On December 24, 1968 one of the most profound reality checks was delivered to humankind: a photo of Earth, a small dot rising out of the blackness of space taken by Apollo 8 astronaut William Anders from the Moon. It definitely made an impression on me, a 17-year-old in Lake County, Illinois. It’s still a beautiful and awesome sight. Everything we know about life is taking place right here on that dot. It impresses me even more today.
April 22, 1970 was the first Earth Day – a heady celebration for a college freshman. A time of “eyes wide open” to new ideas along with the realization that all was not as I thought. Finding out that clean water and air were not givens. That wild things around me were impacted by human enterprise. But that day, there was a sense that with awareness we would take action and tackle the problems. We got on the right path when the United States Environmental Protection Agency was created and laws to protect Clean Water and Clean Air were put in place.
It was a turning point, but it didn’t cure all the ills. A decade later in grad school I interned with the Illinois EPA, mapping lead pollution found in air and soil of a neighborhood in Granite City, Illinois. After the dioxin disaster in Times Beach, I researched hazard waste landfill permits (or lack thereof). In adding up vacant land in Springfield for potential community gardens it was lead in the soil that poisoned such dreams.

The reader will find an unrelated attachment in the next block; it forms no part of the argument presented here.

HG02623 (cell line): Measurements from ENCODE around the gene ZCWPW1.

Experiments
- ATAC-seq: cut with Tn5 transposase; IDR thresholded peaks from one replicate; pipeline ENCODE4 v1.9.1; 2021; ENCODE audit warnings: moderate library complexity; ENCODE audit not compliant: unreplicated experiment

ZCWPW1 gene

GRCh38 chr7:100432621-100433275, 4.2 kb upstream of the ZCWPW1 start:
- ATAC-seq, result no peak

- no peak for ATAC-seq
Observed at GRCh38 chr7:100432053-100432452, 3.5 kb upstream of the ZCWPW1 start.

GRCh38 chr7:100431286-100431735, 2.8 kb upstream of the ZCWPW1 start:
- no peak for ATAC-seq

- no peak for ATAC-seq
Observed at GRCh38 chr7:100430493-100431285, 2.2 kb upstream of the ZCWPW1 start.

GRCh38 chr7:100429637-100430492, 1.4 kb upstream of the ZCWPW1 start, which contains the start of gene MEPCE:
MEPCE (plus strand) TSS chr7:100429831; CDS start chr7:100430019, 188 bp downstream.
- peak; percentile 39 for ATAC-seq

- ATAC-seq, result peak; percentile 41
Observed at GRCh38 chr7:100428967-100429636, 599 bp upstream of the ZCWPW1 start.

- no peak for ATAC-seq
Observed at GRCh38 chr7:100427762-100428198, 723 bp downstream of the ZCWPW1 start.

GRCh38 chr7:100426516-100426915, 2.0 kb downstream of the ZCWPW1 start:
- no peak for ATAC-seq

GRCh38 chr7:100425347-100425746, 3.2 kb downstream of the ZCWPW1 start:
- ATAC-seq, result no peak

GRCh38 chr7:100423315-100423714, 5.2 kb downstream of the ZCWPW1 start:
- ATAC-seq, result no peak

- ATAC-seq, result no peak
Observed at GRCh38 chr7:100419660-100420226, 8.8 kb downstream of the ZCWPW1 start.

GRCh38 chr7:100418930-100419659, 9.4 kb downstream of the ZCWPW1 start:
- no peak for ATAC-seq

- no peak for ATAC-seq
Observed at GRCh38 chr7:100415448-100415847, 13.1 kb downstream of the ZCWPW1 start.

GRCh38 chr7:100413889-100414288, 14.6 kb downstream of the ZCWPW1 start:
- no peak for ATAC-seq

Over the past fifty-two years I’ve learned many things about our watery-blue pearl of Earth. Often it feels limitless, timeless. Watching red-winged blackbirds in undulating clouds over cattails. Looking out over the restless oceans. Spying tiny dots cross Kenya’s Masai Mara that were really elephants. Walking under ancient towering redwoods. The annual return of birds and monarchs from their 2,000-mile migration. Some things seem to go on forever in space and time. There’s much to inspire a full sense of awe. But there’s also the awful: Loss of abandoned fields that had sprouted a young forest only to be cleared and built over with houses. Now plastic is the nightmare from our spree of convenience.
What to do? The more we know the more it feels like we can’t stop the train, or turn the ship around.
For the 2 decades I’ve been looking at the small scale, the parts that hold everything together, that link humans to the wild even when we are totally clueless. How to turn my angst into something positive, something good? Planting an arboretum, turning yards over to wildflowers helped. So lately, I’ve pondered pearls: What we deem as gems, started out as a source of irritation from a parasite or foreign body in an oyster, clam or mollusk. To make it no-so annoying, it was enclosed in layers of mineral secretions; and in that process something damaging/offending was transformed into some beautiful. I’m learning that Nature has the right stuff to cover the varied wounds we humans inflict on the planet. Plants are amazing healers but they take time to settle in to fully complete the job.
Imagine if we just worked with Nature and turned our yards into pearls for birds and other wildlife. What if we considered each pearl like a mini-Earth that could support life? The strand of pearls could be Potential Ecological Avian Restored Living Spaces, especially during migration. Connecting yards to parks to refuges. Just a thought. After all, Nature is a great teacher and implementer of adaptation and resilience. Our role is to save the parts and learn how they work together.